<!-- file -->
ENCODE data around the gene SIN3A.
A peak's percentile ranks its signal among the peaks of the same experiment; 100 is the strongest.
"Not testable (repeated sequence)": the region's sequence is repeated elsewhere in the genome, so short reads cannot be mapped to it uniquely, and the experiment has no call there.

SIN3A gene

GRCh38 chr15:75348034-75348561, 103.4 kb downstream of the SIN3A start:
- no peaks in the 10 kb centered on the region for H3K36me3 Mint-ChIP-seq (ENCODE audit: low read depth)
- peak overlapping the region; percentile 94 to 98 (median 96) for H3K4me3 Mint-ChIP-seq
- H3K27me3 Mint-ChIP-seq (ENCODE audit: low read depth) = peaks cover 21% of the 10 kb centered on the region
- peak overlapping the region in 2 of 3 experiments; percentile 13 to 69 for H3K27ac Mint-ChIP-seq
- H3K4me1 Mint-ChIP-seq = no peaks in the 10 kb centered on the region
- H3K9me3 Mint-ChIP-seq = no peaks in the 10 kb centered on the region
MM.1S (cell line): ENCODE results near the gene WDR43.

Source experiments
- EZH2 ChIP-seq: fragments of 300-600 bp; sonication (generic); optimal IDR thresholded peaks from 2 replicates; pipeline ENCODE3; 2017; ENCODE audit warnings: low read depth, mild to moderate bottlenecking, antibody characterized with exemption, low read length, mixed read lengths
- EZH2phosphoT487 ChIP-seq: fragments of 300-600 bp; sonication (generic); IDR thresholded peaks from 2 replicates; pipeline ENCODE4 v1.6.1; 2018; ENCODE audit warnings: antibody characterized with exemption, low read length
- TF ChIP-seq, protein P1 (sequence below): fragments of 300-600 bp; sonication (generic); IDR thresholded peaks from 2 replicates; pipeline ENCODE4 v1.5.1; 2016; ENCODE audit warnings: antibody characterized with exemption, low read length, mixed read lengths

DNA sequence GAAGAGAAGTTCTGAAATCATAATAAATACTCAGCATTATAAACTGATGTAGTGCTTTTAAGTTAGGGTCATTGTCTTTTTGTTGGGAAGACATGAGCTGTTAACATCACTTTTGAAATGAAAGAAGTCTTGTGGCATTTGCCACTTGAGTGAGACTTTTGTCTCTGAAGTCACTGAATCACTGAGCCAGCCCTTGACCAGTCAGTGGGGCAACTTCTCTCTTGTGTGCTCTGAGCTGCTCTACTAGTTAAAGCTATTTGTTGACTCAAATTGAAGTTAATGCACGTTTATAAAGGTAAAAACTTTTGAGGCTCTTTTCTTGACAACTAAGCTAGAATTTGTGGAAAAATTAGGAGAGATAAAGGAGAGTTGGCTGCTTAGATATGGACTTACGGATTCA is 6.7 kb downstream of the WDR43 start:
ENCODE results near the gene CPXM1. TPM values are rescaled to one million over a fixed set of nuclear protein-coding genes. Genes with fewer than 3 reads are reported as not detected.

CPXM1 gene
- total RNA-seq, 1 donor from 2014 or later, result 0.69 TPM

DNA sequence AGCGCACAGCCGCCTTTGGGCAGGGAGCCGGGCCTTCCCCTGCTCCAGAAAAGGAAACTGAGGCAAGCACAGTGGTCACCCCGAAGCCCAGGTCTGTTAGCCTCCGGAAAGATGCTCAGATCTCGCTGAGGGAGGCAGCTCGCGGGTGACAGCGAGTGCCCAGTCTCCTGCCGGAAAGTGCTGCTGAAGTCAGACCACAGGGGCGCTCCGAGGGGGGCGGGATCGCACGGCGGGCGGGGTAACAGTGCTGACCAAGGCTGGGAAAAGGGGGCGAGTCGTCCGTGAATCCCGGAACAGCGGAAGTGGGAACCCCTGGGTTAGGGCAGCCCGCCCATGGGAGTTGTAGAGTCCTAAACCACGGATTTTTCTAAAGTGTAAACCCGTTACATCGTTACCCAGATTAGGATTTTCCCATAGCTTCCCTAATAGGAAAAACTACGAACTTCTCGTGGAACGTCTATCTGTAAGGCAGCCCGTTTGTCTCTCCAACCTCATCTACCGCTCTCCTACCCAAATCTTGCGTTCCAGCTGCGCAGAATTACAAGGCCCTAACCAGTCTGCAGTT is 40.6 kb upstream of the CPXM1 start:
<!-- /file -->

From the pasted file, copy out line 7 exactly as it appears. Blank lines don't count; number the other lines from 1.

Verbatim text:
- peak overlapping the region; percentile 94 to 98 (median 96) for H3K4me3 Mint-ChIP-seq